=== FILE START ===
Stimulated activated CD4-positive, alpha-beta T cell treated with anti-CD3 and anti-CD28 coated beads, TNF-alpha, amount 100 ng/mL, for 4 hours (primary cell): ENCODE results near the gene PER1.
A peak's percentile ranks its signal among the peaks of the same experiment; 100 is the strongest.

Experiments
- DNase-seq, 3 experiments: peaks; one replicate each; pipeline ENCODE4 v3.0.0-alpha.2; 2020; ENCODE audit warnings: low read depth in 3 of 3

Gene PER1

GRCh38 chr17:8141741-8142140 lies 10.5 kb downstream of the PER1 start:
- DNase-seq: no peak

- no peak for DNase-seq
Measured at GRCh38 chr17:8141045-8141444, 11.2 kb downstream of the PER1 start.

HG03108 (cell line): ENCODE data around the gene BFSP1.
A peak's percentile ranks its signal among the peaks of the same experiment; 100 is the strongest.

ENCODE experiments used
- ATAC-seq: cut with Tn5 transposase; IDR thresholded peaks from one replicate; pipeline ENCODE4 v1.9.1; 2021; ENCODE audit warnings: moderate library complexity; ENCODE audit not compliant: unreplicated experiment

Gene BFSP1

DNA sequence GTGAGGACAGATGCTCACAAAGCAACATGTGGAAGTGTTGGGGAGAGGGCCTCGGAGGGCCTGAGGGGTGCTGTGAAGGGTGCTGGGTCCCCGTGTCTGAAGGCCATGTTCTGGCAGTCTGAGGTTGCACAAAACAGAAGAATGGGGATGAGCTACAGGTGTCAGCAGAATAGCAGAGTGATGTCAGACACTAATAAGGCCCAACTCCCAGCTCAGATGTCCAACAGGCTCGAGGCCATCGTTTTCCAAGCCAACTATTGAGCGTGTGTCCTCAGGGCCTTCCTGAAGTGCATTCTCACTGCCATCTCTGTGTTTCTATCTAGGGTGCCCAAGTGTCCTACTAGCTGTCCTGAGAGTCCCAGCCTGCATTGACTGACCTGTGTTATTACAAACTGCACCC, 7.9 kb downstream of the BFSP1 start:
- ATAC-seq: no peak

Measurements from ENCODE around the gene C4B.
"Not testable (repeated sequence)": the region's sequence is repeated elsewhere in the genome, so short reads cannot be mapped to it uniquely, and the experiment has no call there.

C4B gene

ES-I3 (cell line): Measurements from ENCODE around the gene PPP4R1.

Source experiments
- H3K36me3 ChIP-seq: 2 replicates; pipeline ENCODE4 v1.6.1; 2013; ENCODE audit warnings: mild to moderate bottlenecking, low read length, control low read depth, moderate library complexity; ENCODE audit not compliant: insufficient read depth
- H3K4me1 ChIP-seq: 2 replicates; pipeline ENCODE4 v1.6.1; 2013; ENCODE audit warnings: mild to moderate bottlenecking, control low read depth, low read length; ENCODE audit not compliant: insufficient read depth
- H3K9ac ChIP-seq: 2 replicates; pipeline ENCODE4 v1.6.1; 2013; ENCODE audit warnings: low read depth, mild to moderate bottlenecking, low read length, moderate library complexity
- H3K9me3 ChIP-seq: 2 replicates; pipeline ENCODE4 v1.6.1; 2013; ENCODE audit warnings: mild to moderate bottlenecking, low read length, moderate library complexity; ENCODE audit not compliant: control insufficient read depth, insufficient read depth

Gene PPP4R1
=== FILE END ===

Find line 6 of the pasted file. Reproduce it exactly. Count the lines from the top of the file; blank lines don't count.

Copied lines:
GRCh38 chr17:8141741-8142140 lies 10.5 kb downstream of the PER1 start: